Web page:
Can Meditation Help Anxiety and Depression?
In National Public Radio's "Mindfulness Meditation Can Help Relieve Anxiety And Depression", Allison Aubrey explores the topic of how Mindfulness Mediation can help to alleviate symptoms of both anxiety and depression.
Aubrey reviews several studies to determine if mindfulness training and meditation can decrease anxiety and depression, and she explores the concept of mindfulness meditation as an option to relieve mental health issues by training the brain to stay in the moment and to let go of the regrets of the past as well as anxieties about the future. She reviews several techniques that include visualizations to help release negative thoughts or anxious feelings, progressive muscle relaxation as well as body scans and other relaxation methods. Of one of the studies that she discusses, she indicates that “This study reviewed earlier research that evaluated the effectiveness of meditation for managing a whole range of medical conditions — from breast cancer, irritable bowel syndrome and fibromyalgia to depression”.
Aubrey's position purports that mindfulness meditation can in fact relieve anxiety and depression. The findings were supported by a variety of studies, where the principle investigators have indicated that “Meditation does help manage anxiety, depression and pain, according to the 47 studies analyzed in JAMA Internal Medicine on Monday, but does not appear to help with other problems, including substance abuse, sleep and weight.”and “We have moderate confidence that mindfulness practices have a beneficial effect," wrote the author of the paper, Dr. Madhav Goyal of Johns Hopkins School of Medicine. He says the positive effects on anxiety, depression and pain can be modest, but are seen across multiple studies. It was surprising to see that with so little training [about 2.5 hours of meditation practice per week] we were still seeing consistent effects," Goyal wrote.”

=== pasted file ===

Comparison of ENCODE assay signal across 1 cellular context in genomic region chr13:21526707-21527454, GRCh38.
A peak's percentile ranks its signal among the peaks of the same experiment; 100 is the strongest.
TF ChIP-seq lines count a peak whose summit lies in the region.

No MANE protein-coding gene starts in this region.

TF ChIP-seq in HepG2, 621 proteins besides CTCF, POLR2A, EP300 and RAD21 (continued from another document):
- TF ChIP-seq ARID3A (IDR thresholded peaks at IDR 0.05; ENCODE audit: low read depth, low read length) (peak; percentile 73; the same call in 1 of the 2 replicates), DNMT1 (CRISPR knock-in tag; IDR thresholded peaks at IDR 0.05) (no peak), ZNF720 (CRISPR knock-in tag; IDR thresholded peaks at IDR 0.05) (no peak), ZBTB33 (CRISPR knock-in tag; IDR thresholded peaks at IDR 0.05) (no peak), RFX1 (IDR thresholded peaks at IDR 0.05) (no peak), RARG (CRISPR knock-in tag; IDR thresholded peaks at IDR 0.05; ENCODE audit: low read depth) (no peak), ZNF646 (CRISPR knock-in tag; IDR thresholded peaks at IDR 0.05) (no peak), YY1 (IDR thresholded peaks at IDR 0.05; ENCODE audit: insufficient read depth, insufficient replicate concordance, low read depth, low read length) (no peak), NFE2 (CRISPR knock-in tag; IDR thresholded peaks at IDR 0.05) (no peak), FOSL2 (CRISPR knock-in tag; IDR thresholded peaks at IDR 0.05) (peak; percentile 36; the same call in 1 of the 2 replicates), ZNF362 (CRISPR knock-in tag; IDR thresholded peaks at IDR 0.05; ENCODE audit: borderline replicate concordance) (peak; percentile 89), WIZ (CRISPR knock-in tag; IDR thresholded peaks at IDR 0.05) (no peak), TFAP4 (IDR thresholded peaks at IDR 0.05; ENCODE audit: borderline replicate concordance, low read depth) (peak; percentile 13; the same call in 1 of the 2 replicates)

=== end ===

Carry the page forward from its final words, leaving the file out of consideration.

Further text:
Aubrey also refers to another study, where “researchers enrolled 163 women with stage 1 or stage 2 breast cancer. The women were randomized to either an 8-week mindfulness-based stress reduction class or to other kinds of more standard supportive care. With diseases like breast cancer, meditation is not used as a treatment for the disease. It's supportive care designed to help a person deal with the stress that comes with cancer.” After four months, the women who meditated experienced significant improvements in what the researchers called quality of life and coping outcomes, compared to the women in other groups.